The Abstract Gallery was the entrance space featuring undulating walls of ultramarine canvas and a Thalo-blue-painted floor. All of the paintings were suspended within the room from either diamond-shaped or inverted-pyramid rope modules or from parallel or V-shaped straps. Some sculptures were also suspended midair within these modules. As in all the gallery spaces, Frederick Kiesler's Correalist furniture units also served as easels for paintings and pedestals for sculpture.

One of the most-recognized and reproduced exhibition spaces of the twentieth century, the Surrealist Gallery was Frederick Kiesler's design masterpiece. Within the long black-painted room, hanging curvilinear wall units displayed all the Surrealist works jutting out toward the viewer on adjustable arms. As originally presented, spotlights illuminated the paintings individually in a random electrically controlled sequence. At times the gallery was plunged into complete darkness accompanied by the ominous sound of an oncoming train.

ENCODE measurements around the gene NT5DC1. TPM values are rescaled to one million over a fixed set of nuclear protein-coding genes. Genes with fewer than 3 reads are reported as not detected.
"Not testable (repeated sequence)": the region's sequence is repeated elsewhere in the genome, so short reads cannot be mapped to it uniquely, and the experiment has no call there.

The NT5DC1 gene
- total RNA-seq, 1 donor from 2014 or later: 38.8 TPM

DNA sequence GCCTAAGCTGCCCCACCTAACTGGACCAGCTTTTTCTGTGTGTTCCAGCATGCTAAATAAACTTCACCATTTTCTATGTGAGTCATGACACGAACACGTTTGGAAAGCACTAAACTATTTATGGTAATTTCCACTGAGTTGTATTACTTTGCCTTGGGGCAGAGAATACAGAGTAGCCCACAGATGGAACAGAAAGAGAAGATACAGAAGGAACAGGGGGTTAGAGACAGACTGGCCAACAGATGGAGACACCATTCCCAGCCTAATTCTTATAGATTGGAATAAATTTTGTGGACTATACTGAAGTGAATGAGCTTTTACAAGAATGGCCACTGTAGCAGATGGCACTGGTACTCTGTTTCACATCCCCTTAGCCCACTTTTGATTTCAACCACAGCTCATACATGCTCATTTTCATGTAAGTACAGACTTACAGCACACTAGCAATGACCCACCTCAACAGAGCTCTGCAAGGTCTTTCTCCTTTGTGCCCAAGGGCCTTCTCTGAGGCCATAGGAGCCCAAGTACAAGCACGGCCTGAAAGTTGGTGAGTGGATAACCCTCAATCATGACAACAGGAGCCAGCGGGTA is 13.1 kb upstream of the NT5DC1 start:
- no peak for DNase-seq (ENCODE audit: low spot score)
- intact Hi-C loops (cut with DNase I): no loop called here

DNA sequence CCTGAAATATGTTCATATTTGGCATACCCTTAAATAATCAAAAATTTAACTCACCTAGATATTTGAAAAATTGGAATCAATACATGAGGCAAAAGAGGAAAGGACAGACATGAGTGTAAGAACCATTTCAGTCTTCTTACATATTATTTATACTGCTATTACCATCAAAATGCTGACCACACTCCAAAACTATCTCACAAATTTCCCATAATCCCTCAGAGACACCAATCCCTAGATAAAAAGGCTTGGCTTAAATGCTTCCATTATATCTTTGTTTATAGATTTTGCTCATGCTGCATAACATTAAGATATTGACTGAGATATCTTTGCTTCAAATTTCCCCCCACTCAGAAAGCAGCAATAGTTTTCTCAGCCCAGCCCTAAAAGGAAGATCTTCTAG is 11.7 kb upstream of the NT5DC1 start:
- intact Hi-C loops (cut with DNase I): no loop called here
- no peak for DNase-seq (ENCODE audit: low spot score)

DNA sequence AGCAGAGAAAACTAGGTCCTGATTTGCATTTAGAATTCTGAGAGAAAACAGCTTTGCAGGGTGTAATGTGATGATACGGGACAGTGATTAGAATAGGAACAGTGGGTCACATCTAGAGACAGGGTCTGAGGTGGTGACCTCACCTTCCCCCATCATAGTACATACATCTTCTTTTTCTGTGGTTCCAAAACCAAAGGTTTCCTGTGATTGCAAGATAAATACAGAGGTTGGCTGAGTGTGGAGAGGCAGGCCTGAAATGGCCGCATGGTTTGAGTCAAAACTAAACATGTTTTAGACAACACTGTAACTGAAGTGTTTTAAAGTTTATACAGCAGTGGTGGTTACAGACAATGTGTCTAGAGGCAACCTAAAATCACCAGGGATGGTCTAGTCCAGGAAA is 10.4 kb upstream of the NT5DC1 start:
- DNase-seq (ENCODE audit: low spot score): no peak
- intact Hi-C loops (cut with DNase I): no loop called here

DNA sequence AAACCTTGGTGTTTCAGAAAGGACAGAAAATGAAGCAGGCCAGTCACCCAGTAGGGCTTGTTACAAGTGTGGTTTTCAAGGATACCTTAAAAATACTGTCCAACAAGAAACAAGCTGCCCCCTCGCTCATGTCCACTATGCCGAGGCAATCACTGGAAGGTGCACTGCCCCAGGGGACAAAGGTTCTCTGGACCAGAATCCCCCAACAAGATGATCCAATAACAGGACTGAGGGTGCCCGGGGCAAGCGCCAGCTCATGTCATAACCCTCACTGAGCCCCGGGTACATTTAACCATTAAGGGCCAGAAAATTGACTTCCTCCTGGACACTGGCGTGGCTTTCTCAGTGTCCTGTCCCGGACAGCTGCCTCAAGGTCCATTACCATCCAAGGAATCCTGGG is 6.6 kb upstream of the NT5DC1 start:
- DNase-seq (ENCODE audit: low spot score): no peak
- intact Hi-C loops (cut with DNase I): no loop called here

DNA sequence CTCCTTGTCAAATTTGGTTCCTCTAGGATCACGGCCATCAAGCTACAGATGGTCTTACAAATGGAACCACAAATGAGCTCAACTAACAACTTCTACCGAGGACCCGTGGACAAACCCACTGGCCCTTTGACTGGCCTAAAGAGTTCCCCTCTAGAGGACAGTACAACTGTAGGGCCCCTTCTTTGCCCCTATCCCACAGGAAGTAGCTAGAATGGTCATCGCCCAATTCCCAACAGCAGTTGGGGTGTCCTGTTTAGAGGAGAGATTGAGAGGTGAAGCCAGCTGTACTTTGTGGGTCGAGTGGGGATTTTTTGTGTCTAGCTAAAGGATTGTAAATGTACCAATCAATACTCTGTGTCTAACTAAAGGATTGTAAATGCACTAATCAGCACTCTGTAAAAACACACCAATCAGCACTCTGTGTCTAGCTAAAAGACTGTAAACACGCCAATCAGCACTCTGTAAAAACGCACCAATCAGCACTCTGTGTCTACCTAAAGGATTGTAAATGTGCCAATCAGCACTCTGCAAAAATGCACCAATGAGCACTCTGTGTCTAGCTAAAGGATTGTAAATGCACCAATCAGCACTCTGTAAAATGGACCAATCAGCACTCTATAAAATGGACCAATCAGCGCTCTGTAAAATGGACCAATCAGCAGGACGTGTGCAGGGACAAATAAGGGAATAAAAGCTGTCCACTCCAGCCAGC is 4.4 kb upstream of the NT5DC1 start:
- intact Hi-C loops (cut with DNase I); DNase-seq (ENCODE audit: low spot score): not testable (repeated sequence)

The Kinetic Gallery was a darkened hall-like space often likened to a carnival funhouse. Viewers were invited to interact with the displays. A biomorphic spiral-shaped ship's wheel rotated the content's of Marcel Duchamp's "Box in a Valise" where the components were viewed through a peephole. Activated by an invisible electric light beam, a paternoster display (resembling a mechanical ferris wheel) rotated small works by Paul Klee in front of the viewer.

The Daylight Gallery—so-called because the two front rooms faced picture windows on 57th Street—was a normal rectilinear gallery with white walls. All of Guggenheim's temporary exhibitions took place here, including the New York debuts of William Baziotes, Robert De Niro (Sr.), David Hare, Robert Motherwell, Jackson Pollock, and Charles Seliger and important early exhibitions of Richard Pousette-Dart, Mark Rothko, and Clyfford Still. This space also contained Kiesler's mobile Painting Libraries, wheeled easel units with projecting glass rods which allowed viewer's to study works while seated on Correalist Instruments.

Avant-garde during World War II